Nate Parker Declines to Apologize Over Rape Trial Scandal, Says "I Don't Feel Guilty" in '60 Minutes' Interview
"I was falsely accused. I went to court, and I sat in trial. ... I was vindicated. I was proven innocent, and I feel terrible that this woman isn't here. Her family had to deal with that, but as I sit here, an apology is — no."
Nate Parker is making no apologies about the 17-year-old rape case that has mired his film The Birth of a Nation in controversy.
Parker sat down with Anderson Cooper for a piece that aired on Sunday's edition of CBS' 60 Minutes, just days ahead of Birth of a Nation's release in theaters.
Asked if he feels guilty about anything, Parker replied: "I don't feel guilty."
But does he feel he did anything morally wrong? "As a Christian man, just being in that situation, yeah, sure," he said. "I'm 36 years old right now, and my faith is very important to me. So looking back through that lens, it's not the lens I had when I was 19 years old."
Parker, who stars in, directed, co-wrote and co-produced Birth of a Nation, was accused of rape when he was a sophomore at Pennsylvania State University. He was acquitted in the case.
Asked if he wanted to apologize, Parker replied: "I'll say this. I do think it's tragic, so much of what happened and [what] the family had to endure with respect to this woman not being here. I don't want to harp on this and be disrespectful of them, but at some point I have to say it: I was falsely accused. I went to court, and I sat in trial. I was vind— [choking up]. I was vindicated. I was proven innocent, and I feel terrible that this woman isn't here. Her family had to deal with that, but as I sit here, an apology is — no."
Birth of a Nation debuted in January at the Sundance Film Festival, where it was hailed as an antidote to the then-raging #OscarsSoWhite backlash. Parker's film immediately sparked widespread Oscar expectations and a bidding war among distributors. Fox Searchlight, an Academy Awards regular, landed it for a festival record $17.5 million, with the assurance of a nationwide release. It is set to open in theaters Friday. But the newfound attention on Parker put a spotlight on the rape case.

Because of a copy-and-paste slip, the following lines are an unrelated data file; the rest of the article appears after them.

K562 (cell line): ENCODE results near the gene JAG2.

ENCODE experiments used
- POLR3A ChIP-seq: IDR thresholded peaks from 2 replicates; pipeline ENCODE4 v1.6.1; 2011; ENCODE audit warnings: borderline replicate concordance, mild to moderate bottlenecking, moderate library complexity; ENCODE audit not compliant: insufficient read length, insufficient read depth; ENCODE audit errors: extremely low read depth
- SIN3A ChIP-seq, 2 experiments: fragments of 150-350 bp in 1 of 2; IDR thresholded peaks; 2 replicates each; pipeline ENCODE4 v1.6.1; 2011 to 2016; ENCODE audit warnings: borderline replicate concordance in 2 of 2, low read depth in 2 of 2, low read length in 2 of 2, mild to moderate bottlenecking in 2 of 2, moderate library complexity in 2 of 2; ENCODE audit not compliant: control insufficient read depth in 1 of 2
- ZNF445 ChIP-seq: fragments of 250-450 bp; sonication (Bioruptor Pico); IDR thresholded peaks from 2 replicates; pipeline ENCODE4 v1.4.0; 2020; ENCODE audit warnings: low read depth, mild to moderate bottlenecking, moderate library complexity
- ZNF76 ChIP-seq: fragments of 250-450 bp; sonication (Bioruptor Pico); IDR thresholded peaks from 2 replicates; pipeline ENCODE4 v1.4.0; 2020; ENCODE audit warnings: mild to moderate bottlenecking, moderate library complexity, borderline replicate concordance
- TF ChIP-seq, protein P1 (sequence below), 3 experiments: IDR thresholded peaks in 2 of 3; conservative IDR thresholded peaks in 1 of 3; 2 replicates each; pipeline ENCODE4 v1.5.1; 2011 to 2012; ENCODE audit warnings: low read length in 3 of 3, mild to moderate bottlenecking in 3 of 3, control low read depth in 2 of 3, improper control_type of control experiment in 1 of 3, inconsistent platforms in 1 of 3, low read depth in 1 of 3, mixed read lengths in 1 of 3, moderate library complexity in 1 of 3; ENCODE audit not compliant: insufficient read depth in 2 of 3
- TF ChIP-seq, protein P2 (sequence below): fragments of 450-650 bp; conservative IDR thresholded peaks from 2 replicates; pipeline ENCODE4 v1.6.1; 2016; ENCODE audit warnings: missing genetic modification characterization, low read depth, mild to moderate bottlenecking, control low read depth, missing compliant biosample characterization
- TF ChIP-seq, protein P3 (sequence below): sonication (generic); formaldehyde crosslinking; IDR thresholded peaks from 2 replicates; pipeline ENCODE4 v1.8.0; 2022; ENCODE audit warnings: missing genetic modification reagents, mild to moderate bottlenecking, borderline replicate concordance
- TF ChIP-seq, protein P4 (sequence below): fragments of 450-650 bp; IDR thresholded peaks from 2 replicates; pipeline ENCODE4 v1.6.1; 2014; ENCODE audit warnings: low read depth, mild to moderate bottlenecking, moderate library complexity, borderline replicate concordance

Asked if he saw the Birth of a Nation posters around Los Angeles that had been Photoshopped by a prolific street artist into a rape allegation against the writer-director-star, Parker said he hadn't seen them but had "heard" about them, adding, "I don't want to make myself a victim."
Parker was acquitted, though his college roommate Jean Celestin (who helped create The Birth of a Nation) was initially found guilty of sexual assault. That conviction was later overturned.
Parker and Celestin allegedly harassed the accuser on campus. The incident spawned a successful civil lawsuit by the woman against the college. But the accuser, after several previous attempts, committed suicide in 2012.
"I had no idea," Parker said in his 60 Minutes interview. "I found out in the news. I was devastated. It was shocking. I couldn't believe it."
Asked if it was a "mistake" to have Celestin involved in Birth of a Nation, Parker said no.
"I don't think so at all. The reality is Jean went to jail for something he did not do, so when it was time to write the story, I said, 'I want you to help with this.'"
Still, the criticism over Celestin's association with the movie has surprised him.
Parker also shot down criticism that the film isn't "100 percent historically accurate," as Cooper put it, arguing that no movie has ever been. "That's why we say 'based on a true story,' not 'a true story.'"
He added that the movie, about slave Nat Turner's unsuccessful rebellion attempt, is relevant to what's happening today.
"There's a line in the film where his wife says, 'People are killing people everywhere for no reason at all but for being black,'" said Parker. "This was normal then. So, too, is it now in many ways, where unarmed black men are being killed and there is no recourse. And we're becoming desensitized to that."
In recent weeks, Parker has sought to deflect attention from himself. At a closely watched press conference at the Toronto International Film Festival last month, Parker deflected questions about the case.
Asked by Cooper how he feels about the possibility that some people won't see the movie because of Parker's own controversy, he replied: "I do feel that's unfortunate. I think that Nat Turner, as a hero, what he did in history, is bigger than me. I think it's bigger than all of us."
The Associated Press contributed to this report.